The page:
Call us today0800 160 1298
 
 

Advantage Litigation

Welcome to Advantage Litigation Services. We provide affordable access to commercial litigation.

  • Home
    Home This is where you can find all the blog posts throughout the site.
  • Categories
    Categories Displays a list of categories from this blog.
  • Tags
    Tags Displays a list of tags that have been used in the blog.
  • Bloggers
    Bloggers Search for your favorite blogger from this site.
  • Team Blogs
    Team Blogs Find your favorite team blogs here.
  • Login
    Login Login form

High Court claims frequency – Music and Football dominate

Posted by on in Advantage Litigation News
  • Font size: Larger Smaller
  • Hits: 59
  • Subscribe to this entry
  • Print

Recent data compiled by law firm RPC sheds an interesting light on the claims trends in the High Court. The data, covering the 12 months up till 31st march 2017, shows that the most frequent claimants using the High Court were from the Music and Professional Football sectors.

PPL, originally established in 1934 and who govern and license public music broadcasting rules in the UK, were the most frequent litigators with 107 cases bought before the Court. The Performing Rights Society (PRS) who also license various music broadcasting channels were the third most litigious, with 27 cases submitted. In second place with 39 claims bought was the Football Association, with football broadcasters Sky and BT also bringing 14 claims between them. Back in 2013 the FA bought only 5 cases, the recent increase being a clear indicator of broadcasters taking a tougher line with individuals or businesses that are infringing their intellectual property rights around the broadcast of English football.

Both music and football broadcast rights holders are targeting pubs, restaurants and nightclubs that broadcast music and football without the relevant licensing authority in place, with such claims making up 23% of the PPL’s total during this period. Rounding out the top 5 High Court claimants list were Barclays Bank in fourth, and HM Revenue & Customs in fifth.

If you have a copyright or intellectual property claim, see if the team at Advantage can help. Contact us here, or call on 0800 160 1298

Get in touch

  1. Your Name(*)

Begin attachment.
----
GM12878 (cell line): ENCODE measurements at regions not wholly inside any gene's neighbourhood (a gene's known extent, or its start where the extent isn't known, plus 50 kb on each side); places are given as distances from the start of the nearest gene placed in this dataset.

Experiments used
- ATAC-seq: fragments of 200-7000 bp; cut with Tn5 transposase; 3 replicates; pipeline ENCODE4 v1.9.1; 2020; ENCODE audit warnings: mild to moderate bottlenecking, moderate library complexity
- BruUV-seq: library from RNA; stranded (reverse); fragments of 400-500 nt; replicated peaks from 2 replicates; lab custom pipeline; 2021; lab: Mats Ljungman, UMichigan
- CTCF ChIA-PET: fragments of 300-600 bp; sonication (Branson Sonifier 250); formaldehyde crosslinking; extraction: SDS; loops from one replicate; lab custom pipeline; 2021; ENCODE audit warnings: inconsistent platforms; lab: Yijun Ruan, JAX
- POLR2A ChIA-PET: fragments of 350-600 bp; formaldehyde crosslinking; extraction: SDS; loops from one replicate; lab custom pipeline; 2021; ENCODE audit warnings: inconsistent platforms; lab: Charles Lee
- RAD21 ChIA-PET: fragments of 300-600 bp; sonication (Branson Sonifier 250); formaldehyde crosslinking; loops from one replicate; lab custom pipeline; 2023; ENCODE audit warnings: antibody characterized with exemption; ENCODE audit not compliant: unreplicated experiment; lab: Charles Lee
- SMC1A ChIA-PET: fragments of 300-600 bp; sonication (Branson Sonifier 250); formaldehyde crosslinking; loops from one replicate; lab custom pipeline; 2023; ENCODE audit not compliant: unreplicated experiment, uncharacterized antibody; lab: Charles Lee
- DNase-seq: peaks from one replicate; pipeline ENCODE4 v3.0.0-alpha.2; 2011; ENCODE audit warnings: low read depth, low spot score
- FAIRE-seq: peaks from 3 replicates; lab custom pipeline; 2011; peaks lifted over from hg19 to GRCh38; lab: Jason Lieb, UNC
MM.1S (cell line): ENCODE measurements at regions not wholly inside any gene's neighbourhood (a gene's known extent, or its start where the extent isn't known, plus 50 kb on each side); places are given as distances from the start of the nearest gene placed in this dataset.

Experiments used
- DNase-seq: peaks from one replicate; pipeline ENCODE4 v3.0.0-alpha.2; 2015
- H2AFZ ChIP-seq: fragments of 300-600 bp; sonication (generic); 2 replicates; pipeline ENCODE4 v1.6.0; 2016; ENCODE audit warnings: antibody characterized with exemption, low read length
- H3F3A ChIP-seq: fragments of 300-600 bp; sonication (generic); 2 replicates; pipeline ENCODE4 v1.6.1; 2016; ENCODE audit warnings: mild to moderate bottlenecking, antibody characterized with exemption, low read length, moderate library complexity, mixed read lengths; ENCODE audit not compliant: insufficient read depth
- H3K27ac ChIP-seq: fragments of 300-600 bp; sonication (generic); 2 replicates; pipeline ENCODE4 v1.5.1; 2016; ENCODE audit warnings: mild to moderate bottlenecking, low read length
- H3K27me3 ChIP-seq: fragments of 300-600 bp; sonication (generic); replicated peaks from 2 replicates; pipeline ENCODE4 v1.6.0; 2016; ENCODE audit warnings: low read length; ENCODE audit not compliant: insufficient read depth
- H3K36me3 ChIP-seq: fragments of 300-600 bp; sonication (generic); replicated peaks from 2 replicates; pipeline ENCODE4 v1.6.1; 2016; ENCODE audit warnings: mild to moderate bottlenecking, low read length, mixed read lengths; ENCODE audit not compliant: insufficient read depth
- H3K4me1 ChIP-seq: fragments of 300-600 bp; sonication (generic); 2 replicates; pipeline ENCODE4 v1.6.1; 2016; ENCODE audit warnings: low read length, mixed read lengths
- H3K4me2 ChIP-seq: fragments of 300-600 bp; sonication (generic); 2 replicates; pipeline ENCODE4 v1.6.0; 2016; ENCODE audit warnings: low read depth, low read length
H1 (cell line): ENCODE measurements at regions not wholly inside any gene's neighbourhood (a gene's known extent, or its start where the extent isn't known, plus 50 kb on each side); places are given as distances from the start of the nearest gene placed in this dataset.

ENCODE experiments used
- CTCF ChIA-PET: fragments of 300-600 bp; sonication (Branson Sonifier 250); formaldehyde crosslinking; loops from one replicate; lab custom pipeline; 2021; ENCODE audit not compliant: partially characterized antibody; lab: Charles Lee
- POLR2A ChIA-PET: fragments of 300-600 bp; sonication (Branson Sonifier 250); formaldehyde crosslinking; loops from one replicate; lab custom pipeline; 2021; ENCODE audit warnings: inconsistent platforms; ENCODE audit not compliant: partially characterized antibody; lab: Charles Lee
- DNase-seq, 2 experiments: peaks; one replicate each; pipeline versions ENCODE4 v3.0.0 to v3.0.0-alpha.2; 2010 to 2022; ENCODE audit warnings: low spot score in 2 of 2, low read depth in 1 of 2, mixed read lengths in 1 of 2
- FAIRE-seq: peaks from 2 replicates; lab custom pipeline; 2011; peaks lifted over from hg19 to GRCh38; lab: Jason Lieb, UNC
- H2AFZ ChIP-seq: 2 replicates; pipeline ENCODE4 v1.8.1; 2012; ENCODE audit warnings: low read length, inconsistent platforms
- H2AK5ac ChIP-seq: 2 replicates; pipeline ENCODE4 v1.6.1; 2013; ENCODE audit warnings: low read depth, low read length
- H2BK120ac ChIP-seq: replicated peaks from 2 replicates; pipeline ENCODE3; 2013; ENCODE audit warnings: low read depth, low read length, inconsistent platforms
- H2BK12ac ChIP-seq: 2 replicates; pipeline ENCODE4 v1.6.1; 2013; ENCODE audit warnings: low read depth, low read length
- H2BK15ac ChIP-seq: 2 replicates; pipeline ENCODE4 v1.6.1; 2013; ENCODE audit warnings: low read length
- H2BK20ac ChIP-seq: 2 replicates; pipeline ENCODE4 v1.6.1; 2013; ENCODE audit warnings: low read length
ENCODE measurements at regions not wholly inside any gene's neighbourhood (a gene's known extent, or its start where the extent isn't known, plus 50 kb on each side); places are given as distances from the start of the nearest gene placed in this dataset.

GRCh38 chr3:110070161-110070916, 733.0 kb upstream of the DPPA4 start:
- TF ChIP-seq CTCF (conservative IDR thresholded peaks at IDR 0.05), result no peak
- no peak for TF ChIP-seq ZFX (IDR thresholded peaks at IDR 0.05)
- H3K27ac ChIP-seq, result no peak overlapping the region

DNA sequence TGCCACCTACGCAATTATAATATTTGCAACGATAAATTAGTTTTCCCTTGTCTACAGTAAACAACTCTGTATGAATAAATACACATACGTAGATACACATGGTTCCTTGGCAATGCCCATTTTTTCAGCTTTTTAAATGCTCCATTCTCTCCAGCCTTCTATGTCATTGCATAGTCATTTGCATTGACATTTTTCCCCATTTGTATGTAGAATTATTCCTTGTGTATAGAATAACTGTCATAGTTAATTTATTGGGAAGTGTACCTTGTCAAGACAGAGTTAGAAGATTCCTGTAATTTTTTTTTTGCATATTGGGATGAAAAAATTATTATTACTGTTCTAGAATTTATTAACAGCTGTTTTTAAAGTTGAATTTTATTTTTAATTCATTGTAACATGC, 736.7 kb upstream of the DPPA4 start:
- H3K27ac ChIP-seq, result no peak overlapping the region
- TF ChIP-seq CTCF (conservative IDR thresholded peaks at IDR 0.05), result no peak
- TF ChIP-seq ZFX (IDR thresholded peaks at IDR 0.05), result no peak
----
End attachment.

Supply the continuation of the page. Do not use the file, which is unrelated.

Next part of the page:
Please let us know your name.
  2. Your Email(*)
    Please let us know your email address.
  3. Company Name(*)
    Please write a subject for your message.
  4. Your Phone Number
    Invalid Input
  5. Message(*)
    Please let us know your message.
  6. Anti-Spam, please enter the characters shown
    Anti-Spam, please enter the characters shown
    Invalid Input

Latest News

  • As the UK moves steadily closer to March 2019’s formal exit from the European Union, it is important that businesses across all sectors and of all sizes understand the impact that Brexit may have on their intellectual property and trademarks, and to make necessary changes now to help mitigate against possible legal action and litigation in future. SME’s (Small and Medium size Entities) make up over 98% of the UK’s 5.7m private sector businesses, employing over 16m people and representing £1.9 trillion in turnover p/a. The main issues for SME’s to consider and address in the run-up to Brexit from an IP and trademark perspective include: Contracts – the issue here is the effect that Brexit will have on current IP licences and agreements. Current licence wordings in use may include “the territory of the EU” – in this case, what... Read More

  • Over the years here at Advantage Litigation Solutions, we have looked at many claims and counter claims involving patents and patent infringements. With the increasing importance of intellectual property and brand identity in our globalised business world, effective legal protection of a patent is extremely important. Read More

  • Following a significant number of objections from within the legal profession in 2017, HM Courts and Tribunal Service (HMCTS) chief executive Susan Acland-Hood has committed to re-introducing a range of pilot schemes to assess the impact of revised and more flexible court hours. This follows feedback on the original consultation in which it became clear that as desirable as it may be, the actual practicalities of extending court operating hours may mean the idea is abandoned altogether. Read More